David Autor, David Figlio, Krzysztof Karbownik, Jeffrey Roth, and Melanie Wasserman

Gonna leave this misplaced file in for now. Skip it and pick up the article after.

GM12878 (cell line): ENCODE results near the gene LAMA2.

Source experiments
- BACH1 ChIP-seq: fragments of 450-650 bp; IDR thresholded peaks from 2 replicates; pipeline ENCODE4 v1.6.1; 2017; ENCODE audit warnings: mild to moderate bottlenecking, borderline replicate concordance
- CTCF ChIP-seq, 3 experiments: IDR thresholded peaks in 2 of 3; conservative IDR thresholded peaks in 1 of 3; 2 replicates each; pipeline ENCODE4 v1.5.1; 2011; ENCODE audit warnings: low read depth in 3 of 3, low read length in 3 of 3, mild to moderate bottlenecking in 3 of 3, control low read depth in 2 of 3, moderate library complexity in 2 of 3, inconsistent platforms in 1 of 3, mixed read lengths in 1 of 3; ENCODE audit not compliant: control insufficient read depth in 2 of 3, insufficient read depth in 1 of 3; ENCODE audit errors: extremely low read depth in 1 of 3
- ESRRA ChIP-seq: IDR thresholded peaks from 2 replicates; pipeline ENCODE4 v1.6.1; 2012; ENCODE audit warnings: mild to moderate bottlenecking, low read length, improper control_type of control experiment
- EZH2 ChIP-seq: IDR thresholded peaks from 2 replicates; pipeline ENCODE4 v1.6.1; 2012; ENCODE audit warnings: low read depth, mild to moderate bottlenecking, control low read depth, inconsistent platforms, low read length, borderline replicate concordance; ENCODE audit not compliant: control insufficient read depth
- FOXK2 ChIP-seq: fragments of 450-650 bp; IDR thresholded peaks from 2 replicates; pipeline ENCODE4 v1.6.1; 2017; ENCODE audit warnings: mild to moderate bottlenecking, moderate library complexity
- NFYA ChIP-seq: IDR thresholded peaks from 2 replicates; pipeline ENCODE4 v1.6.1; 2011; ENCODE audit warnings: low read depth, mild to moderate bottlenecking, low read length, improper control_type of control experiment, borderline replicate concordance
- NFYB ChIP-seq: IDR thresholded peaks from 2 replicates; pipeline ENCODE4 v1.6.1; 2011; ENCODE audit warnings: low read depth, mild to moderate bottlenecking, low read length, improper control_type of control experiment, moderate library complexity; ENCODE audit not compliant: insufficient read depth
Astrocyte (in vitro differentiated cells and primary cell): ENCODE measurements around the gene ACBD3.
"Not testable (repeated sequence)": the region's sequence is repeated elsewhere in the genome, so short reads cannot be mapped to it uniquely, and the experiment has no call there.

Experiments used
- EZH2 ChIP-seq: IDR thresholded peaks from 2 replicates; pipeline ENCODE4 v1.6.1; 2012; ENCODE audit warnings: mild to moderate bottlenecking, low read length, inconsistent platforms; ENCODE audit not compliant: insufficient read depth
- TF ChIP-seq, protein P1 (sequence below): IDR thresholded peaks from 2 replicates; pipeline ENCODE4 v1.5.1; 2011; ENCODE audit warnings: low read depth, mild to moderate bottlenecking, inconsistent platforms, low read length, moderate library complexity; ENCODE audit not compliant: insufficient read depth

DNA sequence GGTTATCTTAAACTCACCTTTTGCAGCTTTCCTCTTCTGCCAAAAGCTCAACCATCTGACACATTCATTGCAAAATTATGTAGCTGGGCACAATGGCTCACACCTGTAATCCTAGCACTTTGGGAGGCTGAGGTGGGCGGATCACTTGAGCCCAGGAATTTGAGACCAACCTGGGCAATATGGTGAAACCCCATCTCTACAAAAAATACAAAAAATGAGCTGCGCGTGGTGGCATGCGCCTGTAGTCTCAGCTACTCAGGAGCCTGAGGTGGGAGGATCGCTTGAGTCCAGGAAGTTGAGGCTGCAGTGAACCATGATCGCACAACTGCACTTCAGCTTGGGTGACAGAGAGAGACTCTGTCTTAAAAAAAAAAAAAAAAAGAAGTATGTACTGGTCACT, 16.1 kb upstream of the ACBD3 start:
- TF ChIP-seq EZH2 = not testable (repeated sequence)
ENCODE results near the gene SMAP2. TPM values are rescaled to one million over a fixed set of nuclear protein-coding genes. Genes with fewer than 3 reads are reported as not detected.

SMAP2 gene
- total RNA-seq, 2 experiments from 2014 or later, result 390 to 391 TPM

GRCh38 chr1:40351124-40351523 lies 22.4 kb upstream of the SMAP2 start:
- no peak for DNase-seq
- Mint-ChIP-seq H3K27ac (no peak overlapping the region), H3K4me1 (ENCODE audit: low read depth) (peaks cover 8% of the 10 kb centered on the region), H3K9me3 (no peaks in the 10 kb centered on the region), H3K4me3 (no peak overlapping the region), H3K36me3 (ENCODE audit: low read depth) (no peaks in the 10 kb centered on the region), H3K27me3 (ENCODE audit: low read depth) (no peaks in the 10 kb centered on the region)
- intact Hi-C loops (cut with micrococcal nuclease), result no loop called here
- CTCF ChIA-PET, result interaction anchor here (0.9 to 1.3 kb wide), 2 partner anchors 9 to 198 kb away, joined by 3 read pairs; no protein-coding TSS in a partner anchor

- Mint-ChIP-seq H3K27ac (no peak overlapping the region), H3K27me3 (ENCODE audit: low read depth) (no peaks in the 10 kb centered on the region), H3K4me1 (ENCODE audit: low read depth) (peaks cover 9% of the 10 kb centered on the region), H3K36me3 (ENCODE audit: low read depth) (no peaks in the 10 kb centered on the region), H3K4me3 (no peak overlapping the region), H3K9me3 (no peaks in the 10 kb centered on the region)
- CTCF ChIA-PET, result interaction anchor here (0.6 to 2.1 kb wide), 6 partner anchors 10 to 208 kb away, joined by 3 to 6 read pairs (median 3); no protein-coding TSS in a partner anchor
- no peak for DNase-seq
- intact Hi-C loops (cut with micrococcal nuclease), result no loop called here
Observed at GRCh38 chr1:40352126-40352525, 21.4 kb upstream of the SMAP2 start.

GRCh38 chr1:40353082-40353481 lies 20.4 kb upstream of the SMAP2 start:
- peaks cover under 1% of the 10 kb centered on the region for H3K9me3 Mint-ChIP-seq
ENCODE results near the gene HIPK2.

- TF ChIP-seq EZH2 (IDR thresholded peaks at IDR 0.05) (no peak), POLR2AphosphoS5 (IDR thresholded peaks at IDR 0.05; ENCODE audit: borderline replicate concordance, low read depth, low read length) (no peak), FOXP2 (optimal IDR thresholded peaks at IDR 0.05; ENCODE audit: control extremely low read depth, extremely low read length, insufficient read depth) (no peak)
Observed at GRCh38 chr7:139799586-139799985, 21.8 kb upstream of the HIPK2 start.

Women have surpassed men in educational attainment throughout the developed world. In 2011, the ratio of female to male college completion rates exceeded unity in 29 of 34 OECD countries, with just Chile, Japan, Luxembourg, Mexico, and Turkey having higher rates of male college completion. In the United States, the female high school graduation rate at present exceeds the male rate by 5 percentage points, and the female college graduation rate exceeds the male rate by 7 percentage points (Autor and Wasserman 2013). What explains these gender gaps in educational attainment? Recent evidence indicates that boys and girls are differently affected by the quantity and quality of inputs received in childhood. We complement this disparate evidence by providing powerful and tightly controlled estimates of the causal effect of school quality on the gender gap in test scores and behavioral outcomes. We find that boys benefit more from cumulative exposure to higher-quality schools—measured using school level gain scores in reading and mathematics— than do their sisters.
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